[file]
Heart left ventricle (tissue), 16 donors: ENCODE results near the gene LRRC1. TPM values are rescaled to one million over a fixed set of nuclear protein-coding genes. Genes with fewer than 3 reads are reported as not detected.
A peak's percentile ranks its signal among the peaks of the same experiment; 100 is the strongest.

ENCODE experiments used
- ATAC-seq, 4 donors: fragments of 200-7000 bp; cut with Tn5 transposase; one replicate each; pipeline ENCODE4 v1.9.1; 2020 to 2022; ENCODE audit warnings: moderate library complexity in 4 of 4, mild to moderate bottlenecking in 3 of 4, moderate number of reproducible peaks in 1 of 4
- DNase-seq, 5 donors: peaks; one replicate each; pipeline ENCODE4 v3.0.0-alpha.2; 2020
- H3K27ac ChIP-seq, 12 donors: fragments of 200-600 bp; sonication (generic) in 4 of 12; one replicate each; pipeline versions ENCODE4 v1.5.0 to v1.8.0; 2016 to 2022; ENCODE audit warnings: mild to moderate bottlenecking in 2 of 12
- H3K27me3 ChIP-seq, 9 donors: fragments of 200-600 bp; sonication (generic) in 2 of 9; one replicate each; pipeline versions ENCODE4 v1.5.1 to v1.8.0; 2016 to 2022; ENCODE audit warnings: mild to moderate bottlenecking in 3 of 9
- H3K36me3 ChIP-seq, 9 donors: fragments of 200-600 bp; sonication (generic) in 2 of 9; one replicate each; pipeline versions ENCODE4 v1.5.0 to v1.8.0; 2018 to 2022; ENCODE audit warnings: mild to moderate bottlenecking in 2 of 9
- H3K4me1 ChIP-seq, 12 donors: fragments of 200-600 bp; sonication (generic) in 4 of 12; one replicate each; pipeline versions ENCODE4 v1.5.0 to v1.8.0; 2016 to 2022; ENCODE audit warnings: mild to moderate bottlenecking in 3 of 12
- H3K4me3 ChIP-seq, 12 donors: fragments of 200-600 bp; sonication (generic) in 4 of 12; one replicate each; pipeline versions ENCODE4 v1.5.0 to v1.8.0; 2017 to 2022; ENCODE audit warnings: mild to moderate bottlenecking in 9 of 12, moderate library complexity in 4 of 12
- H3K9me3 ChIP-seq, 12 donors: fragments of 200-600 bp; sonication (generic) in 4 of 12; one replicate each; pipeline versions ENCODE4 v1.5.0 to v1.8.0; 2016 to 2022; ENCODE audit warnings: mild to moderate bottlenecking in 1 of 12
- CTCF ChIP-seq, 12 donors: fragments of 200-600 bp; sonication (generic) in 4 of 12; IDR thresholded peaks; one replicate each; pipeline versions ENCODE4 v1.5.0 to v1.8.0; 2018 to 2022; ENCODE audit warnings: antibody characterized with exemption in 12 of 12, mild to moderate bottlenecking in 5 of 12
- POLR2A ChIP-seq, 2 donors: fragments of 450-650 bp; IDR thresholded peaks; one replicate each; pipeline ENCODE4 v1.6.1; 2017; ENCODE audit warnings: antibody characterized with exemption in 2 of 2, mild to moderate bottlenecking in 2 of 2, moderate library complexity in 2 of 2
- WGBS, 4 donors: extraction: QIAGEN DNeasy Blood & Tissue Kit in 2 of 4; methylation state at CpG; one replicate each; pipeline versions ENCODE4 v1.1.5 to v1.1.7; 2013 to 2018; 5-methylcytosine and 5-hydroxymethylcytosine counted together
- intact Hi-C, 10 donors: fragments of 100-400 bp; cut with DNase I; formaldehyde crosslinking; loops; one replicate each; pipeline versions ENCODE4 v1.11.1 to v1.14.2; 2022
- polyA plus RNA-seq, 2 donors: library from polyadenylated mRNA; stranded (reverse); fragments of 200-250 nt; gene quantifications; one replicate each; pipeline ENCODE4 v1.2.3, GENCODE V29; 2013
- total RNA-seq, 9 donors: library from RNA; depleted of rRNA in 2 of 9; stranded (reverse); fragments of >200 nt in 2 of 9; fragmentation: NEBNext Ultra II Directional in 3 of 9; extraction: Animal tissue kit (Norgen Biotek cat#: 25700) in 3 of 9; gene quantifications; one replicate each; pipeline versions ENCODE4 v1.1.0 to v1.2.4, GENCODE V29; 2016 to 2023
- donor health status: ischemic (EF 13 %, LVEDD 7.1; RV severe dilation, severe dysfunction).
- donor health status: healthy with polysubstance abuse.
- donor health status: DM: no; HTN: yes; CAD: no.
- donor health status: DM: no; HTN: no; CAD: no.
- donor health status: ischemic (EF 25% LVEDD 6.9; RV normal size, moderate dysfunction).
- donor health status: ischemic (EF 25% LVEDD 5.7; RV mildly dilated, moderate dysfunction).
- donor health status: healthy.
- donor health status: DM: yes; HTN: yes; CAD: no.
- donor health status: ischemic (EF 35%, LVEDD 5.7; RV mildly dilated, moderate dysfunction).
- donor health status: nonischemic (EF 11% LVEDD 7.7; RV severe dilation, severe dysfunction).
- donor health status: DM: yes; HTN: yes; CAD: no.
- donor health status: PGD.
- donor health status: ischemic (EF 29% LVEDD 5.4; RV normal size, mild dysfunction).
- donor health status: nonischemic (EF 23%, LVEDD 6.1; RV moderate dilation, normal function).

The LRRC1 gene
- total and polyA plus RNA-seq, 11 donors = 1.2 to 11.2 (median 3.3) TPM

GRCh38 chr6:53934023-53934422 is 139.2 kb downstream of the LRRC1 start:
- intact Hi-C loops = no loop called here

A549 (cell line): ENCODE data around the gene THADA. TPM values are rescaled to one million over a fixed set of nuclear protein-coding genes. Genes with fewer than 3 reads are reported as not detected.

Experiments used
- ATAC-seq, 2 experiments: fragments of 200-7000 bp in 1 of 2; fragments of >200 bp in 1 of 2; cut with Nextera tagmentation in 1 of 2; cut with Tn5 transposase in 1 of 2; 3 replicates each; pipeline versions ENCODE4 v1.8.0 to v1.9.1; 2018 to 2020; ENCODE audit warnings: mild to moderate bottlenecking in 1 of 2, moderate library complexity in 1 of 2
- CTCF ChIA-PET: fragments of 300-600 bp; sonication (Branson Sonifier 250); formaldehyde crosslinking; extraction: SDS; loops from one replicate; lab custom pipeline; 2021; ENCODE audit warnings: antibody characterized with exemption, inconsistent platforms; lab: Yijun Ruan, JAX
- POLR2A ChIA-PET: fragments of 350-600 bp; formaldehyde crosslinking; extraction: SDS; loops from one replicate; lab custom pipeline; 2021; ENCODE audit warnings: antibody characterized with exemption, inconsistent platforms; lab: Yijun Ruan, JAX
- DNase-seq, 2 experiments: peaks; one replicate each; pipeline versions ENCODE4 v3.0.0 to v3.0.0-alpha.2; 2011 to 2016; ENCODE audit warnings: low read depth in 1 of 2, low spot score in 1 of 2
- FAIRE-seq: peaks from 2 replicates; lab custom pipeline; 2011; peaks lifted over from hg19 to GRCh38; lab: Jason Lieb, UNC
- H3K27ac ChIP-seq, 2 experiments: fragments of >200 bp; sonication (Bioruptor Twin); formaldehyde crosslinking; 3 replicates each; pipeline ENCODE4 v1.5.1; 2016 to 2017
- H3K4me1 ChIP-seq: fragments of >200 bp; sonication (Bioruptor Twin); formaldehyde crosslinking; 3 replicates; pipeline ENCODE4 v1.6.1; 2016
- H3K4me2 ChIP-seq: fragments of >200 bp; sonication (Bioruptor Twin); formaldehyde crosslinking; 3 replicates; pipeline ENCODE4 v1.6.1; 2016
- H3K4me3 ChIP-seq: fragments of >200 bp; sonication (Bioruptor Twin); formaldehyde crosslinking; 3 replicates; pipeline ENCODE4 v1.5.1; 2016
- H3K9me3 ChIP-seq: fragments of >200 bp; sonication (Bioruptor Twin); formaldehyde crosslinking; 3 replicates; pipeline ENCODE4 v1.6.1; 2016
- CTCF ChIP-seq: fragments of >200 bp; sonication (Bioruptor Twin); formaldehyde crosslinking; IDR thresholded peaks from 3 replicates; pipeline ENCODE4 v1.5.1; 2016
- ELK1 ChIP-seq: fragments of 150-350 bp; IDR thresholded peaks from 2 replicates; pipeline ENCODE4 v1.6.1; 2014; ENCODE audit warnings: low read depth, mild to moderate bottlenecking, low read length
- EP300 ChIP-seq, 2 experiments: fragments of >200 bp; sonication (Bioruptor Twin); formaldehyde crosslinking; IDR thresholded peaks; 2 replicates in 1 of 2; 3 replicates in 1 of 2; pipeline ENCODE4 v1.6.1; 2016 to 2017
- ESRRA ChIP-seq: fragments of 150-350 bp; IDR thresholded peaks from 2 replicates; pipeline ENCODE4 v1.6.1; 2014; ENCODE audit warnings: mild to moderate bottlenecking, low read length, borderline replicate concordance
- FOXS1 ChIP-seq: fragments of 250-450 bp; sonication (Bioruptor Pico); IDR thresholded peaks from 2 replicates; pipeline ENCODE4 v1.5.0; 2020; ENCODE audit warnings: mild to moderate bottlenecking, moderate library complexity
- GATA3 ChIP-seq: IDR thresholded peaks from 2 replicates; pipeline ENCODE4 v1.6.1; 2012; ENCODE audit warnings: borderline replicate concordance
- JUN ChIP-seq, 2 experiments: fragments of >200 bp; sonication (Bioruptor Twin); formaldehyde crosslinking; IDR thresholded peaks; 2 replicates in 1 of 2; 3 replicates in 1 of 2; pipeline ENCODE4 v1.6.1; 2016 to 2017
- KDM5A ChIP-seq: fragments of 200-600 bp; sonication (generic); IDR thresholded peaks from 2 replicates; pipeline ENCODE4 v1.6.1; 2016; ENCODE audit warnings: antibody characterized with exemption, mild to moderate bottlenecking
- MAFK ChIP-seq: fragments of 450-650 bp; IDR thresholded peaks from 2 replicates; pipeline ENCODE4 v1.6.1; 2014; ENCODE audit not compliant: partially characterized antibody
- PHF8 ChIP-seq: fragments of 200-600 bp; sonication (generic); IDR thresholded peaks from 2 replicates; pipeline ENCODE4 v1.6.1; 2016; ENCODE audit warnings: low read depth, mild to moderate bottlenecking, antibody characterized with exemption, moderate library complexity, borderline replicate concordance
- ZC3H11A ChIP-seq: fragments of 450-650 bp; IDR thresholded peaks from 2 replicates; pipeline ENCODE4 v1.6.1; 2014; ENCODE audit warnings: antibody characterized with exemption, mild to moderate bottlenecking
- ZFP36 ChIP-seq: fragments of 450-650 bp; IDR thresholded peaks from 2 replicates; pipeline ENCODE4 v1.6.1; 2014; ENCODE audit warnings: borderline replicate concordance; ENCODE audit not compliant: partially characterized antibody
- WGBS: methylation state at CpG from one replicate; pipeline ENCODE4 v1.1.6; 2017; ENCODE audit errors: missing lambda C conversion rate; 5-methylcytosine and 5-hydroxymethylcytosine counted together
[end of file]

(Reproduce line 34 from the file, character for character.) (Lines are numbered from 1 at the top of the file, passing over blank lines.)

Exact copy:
GRCh38 chr6:53934023-53934422 is 139.2 kb downstream of the LRRC1 start: